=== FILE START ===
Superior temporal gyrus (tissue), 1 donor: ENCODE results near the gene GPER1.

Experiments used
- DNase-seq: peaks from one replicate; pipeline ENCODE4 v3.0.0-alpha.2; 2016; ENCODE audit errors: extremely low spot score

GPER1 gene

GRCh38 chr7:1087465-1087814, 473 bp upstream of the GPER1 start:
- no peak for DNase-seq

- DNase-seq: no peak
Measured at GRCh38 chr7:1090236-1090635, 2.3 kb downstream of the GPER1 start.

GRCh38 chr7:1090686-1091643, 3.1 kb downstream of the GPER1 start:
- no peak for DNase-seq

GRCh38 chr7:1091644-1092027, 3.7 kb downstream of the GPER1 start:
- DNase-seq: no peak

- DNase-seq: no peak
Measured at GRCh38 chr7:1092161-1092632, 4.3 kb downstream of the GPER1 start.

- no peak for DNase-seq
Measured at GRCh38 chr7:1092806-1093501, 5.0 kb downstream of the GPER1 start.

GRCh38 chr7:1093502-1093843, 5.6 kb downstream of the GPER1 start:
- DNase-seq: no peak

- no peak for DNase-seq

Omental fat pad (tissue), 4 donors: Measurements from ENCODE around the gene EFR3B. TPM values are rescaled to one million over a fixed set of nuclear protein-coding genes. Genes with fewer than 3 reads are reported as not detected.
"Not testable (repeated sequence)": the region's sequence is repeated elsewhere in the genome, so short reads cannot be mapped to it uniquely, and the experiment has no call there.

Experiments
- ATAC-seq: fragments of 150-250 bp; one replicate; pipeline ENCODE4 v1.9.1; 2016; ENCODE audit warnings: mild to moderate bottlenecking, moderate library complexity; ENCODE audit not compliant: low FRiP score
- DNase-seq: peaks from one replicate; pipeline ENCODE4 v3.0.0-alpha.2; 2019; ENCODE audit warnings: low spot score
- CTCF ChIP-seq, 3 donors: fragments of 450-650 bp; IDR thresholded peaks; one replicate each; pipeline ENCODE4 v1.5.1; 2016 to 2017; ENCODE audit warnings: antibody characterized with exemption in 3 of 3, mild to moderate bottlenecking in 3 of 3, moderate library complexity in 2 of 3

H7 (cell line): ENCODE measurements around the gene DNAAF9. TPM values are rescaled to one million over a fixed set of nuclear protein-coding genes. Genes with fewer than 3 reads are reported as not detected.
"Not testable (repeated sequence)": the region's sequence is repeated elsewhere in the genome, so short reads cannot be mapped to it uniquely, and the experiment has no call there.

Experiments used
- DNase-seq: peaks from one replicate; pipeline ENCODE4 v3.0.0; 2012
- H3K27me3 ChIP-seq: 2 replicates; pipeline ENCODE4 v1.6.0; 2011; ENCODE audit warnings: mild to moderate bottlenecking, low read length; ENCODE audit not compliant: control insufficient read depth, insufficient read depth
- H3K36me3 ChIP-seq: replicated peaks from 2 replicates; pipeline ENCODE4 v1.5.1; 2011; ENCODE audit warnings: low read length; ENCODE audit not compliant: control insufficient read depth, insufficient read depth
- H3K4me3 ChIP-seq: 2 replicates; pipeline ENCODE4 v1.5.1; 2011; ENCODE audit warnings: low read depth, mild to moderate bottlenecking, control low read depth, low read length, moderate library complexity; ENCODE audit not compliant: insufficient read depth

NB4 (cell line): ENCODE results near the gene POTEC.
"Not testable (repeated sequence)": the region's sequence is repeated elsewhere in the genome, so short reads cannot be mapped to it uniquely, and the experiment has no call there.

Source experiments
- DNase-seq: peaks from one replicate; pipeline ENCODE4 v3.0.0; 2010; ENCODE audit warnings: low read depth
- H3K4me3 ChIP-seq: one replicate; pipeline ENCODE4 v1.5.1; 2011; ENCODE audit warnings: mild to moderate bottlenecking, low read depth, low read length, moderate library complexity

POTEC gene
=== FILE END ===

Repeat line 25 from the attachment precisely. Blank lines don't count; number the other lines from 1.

- CTCF ChIP-seq, 3 donors: fragments of 450-650 bp; IDR thresholded peaks; one replicate each; pipeline ENCODE4 v1.5.1; 2016 to 2017; ENCODE audit warnings: antibody characterized with exemption in 3 of 3, mild to moderate bottlenecking in 3 of 3, moderate library complexity in 2 of 3